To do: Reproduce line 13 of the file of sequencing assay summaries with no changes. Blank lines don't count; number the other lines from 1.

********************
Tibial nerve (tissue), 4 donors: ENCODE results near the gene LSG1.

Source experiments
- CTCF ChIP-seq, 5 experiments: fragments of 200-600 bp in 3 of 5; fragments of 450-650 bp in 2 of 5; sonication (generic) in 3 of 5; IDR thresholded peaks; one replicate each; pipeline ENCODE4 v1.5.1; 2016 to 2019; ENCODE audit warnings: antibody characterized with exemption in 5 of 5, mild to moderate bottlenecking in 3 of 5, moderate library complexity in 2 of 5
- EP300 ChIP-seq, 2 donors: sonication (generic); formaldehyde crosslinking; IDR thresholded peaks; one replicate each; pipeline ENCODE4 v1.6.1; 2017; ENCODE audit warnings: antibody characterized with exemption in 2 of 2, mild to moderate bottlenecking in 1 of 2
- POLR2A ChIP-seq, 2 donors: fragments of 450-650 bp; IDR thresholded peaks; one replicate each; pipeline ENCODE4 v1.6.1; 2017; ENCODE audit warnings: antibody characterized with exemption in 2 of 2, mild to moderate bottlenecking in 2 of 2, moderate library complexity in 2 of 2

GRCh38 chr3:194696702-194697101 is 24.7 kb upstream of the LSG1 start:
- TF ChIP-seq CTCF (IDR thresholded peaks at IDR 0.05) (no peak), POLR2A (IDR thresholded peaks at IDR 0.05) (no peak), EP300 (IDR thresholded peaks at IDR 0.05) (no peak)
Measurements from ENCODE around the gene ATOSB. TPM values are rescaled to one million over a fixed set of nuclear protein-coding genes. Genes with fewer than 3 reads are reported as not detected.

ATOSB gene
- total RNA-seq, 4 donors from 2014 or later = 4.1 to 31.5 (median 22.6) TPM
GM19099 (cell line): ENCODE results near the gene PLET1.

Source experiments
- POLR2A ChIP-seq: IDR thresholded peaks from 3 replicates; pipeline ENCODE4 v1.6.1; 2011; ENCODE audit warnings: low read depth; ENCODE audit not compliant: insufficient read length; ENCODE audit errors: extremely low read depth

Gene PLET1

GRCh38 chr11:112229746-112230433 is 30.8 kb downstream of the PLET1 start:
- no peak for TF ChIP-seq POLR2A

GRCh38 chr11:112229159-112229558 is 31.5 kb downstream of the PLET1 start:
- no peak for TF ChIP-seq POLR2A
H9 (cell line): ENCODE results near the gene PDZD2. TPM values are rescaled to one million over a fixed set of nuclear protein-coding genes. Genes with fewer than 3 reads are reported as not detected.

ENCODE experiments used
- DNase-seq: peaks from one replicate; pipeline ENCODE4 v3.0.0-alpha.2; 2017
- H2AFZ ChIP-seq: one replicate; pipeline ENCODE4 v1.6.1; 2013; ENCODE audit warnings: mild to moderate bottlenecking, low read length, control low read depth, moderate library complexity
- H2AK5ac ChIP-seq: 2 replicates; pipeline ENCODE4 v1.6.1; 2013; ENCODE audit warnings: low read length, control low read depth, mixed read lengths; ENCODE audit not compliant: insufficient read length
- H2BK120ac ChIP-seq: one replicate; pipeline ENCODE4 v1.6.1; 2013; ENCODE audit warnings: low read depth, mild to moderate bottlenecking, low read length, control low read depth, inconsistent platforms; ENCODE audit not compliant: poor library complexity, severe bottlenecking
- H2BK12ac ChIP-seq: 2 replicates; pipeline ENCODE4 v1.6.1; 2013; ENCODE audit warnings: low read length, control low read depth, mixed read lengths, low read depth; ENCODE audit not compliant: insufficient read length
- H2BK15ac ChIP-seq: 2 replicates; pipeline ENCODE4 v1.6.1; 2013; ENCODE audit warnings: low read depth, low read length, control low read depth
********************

- POLR2A ChIP-seq: IDR thresholded peaks from 3 replicates; pipeline ENCODE4 v1.6.1; 2011; ENCODE audit warnings: low read depth; ENCODE audit not compliant: insufficient read length; ENCODE audit errors: extremely low read depth